To thrive in a digital age, businesses must look beyond log data


With the amount of data in the world predicted to increase at least 50 fold between 2010 and 2020, how we store that data has come into sharp focus. Collecting large volumes of raw log data from multiple applications and infrastructure components and sending it to a central location for storage and processing, for example, increases the size and cost of storage. And as the volume of data grows and storage and processing costs increase dramatically, businesses risk undermining the advantages big data brings. Furthermore, the surging demand for data has environmental implications; by 2020, 12 percent of the world’s energy consumption will be taken by our digital ecosystem, and this is expected to grow annually at approximately 7 percent until 2030. 

Data storage hindering business growth

Since the costs associated with exporting large volumes of data from the cloud to an on-premise data center are frequently prohibitive, businesses are opting to store log collected data locally in the cloud, which requires a considerable amount of space. In an attempt to reduce some of the large volumes of data held, administrators may be forced to decide which logs to erase and which to keep. However, while this approach can help to reduce storage space and costs, it is inefficient, time-consuming and prone to human error, meaning valuable and irreplaceable information can be lost from the log data set.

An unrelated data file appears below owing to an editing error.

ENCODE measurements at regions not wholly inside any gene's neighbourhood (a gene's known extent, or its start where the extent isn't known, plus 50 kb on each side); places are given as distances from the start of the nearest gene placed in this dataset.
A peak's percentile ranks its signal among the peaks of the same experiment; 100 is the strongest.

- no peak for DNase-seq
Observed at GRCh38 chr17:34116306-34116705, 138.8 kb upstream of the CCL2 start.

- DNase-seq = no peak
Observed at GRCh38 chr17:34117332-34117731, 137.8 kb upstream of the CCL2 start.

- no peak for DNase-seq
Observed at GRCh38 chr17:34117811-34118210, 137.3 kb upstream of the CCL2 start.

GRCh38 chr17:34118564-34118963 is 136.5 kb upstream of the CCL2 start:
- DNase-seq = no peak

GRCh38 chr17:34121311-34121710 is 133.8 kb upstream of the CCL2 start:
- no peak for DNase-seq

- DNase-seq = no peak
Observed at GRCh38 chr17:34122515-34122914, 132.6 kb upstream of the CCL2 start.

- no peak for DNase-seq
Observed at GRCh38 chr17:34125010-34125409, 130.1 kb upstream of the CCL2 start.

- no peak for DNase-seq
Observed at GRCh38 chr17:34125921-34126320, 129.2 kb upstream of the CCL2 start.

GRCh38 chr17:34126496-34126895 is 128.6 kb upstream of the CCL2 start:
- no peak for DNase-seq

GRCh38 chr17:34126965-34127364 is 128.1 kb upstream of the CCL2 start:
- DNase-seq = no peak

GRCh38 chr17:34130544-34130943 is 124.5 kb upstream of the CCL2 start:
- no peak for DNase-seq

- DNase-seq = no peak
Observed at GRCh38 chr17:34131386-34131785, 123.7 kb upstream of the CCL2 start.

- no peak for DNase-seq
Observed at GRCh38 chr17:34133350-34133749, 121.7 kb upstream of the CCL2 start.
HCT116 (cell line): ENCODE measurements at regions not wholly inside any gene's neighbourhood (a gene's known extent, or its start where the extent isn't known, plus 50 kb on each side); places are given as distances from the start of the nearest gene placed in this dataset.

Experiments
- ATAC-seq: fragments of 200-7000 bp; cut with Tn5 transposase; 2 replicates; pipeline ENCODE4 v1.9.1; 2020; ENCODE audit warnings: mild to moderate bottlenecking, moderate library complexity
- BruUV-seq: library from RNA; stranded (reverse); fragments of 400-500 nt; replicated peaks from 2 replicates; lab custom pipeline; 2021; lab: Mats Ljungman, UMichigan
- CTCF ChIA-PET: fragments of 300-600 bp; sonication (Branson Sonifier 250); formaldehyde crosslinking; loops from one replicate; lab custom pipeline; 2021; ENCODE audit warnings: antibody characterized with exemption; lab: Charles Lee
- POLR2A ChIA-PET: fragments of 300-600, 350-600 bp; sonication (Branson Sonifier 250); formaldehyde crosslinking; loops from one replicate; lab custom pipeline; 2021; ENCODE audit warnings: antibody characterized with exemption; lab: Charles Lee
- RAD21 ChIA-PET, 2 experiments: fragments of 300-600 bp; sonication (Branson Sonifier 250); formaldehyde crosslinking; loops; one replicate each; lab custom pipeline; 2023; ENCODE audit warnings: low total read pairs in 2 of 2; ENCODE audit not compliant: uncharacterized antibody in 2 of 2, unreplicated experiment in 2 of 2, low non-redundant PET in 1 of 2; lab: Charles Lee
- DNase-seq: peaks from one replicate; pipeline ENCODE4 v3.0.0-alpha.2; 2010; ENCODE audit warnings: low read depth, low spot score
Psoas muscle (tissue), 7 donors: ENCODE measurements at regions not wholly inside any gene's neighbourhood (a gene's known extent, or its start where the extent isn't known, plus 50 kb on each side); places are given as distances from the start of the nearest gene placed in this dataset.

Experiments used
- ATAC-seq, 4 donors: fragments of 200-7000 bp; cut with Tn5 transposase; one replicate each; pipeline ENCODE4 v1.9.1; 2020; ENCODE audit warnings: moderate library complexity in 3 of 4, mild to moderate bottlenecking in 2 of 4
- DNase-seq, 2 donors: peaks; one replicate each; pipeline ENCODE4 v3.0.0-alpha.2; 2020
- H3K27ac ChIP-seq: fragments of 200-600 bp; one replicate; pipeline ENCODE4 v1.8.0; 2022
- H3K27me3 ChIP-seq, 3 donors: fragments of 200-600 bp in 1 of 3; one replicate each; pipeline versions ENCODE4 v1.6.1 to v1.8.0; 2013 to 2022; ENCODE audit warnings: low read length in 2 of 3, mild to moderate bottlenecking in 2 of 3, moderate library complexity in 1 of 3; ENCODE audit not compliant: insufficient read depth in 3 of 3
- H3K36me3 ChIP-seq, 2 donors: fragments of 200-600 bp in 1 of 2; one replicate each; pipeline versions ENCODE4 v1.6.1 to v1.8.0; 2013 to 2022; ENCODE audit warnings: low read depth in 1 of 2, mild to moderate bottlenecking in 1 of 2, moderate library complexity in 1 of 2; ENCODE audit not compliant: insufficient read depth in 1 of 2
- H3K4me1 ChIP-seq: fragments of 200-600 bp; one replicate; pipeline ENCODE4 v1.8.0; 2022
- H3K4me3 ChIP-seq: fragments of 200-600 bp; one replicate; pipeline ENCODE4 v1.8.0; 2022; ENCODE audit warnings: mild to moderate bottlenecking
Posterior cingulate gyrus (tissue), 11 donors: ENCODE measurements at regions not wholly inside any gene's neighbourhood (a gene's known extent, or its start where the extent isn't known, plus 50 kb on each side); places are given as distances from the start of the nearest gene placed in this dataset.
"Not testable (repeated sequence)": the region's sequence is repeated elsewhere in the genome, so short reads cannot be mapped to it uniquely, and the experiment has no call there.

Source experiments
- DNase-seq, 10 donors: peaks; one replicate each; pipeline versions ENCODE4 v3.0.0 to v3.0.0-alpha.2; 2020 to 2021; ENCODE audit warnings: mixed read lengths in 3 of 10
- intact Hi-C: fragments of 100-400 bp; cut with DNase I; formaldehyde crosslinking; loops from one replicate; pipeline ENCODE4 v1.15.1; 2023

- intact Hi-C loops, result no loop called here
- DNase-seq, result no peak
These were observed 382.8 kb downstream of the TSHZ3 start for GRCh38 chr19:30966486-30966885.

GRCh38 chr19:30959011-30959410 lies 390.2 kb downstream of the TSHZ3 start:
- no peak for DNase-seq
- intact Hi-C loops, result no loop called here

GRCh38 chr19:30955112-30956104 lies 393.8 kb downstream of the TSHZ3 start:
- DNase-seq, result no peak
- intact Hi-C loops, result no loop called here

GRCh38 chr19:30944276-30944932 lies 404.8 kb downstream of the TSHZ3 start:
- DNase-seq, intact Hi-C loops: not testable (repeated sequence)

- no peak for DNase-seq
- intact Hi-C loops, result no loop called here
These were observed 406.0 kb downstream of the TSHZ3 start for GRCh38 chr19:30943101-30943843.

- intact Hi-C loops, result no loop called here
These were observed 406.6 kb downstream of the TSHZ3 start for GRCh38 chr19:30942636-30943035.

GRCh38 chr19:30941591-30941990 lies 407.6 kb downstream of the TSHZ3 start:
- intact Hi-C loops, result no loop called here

In addition, as log data is collected from a wide range of systems and variety of vendors, such as load balancers, other network appliances, servers, databases and service enablers, it lacks a common schema and structure, and can differ from system to system. This is further compounded by the fact that the developers of applications running on these systems decide which events to log, creating huge inconsistencies, and potentially abstracting the “bigger picture.” It is also impossible to access information in real time due to the time it takes to collect data, and with 99 percent of IT and business decision makers noticing an increasing pace of change in today’s connected world, being unable to act in real time presents a major obstacle to success.

Getting smart with data

To address these challenges, a fundamental change in approach is required.

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